Flu Swine Symptoms

The swine flu is caused by the H1N1 influenza type A virus. Viral infections resulting in seasonal flu usually subside after a week or so. However, the swine flu is a newly recognized strain of influenza that has the potential to cause serious health complications, including death. Rapid transmission and global mobility has allowed the virus to infect a large number of people at the same time.

With a virulent virus like the swine flu, a pandemic crisis can develop that may be difficult to control. In this article you will learn about swine flu symptoms and how they differ from normal seasonal flu symptoms.

Symptoms of Seasonal and Swine Flu

Influenza type A and B are responsible for the seasonal flu. Influenza type B has mild to moderate symptoms and is not associated with pandemic flu. Influenza type A is responsible for moderate to severe symptoms, and may lead to further health complications. The swine flu is an influenza type A virus.

Symptoms of seasonal flu and swine flu include:

  • Body aches
  • Chills
  • Coughing
  • Dizziness
  • Fatigue
  • Fevers (up to 106 degrees Fahrenheit)
  • Flushed face
  • Headache
  • Nausea
  • Sneezing
  • Sniffling
  • Vomiting.

One does not have to express all of the listed symptoms to qualify for an influenza infection. Fevers, chills, fatigue, sneezing, and coughing are usually the most common symptoms reported.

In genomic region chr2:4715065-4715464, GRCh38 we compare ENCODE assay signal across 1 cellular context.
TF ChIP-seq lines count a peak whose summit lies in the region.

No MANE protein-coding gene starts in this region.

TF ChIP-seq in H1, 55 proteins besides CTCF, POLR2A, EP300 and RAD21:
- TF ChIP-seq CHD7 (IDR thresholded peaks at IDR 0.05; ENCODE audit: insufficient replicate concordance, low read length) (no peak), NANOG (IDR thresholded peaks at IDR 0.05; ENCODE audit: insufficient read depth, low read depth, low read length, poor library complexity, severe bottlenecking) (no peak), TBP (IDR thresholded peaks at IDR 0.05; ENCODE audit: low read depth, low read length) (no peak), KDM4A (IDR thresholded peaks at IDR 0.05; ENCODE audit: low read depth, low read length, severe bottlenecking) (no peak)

Swine Flu Symptoms - Swine Flu

Symptoms Specific to Swine Flu

Because the swine flu is an influenza type A virus, the symptoms include all of the ones listed above for the seasonal flu. It is actually very difficult to determine if one has the seasonal flu or the swine flu simply based upon symptoms.

Data collected from health professionals suggest that swine flu symptoms usually include diarrhea and vomiting. Fatigue is also reported in nearly every case. Though it is very rare, as with the seasonal flu, neurological symptoms may occur and include seizure-like activity or mental status changes.

Doctors will not know for sure if you have the swine flu unless a swab sample is sent for laboratory testing. The testing has to be done early in the infectious phase while the viral particles are still shedding. Testing is usually reserved for those in high-risk groups, such as immunocompromised patients, so that proper treatment can be executed. Usually, the diagnosis of swine flu infection is made clinically by asking questions about proximity to confirmed outbreak locations, sick contacts, and other pertinent social history.

Resources

Centers for Disease Control and Prevention staff. (2009). Influenza symptoms. Retrieved December 2, 2009, from the Centers for Disease Control and Prevention Web site: http://www.cdc.gov/FLU/symptoms.htm.

Davis, C. (2009). What are the symptoms of swine flu (H1N1)? Retrieved December 2, 2009, from the MedicineNet Web site: http://www.medicinenet.com/swine_flu/page2.htm.

Official U.S. Navy Website staff. (2009). H1N1/Flu prevention, including vaccination. Retrieved November 29, 2009, from the Commander Navy Installations Command Web site: https://www.cnic.navy.mil/CNIC_HQ_Site/OperationPrepare/FluInformation/H1N1FluPreventionIncludingVaccination/index.htm.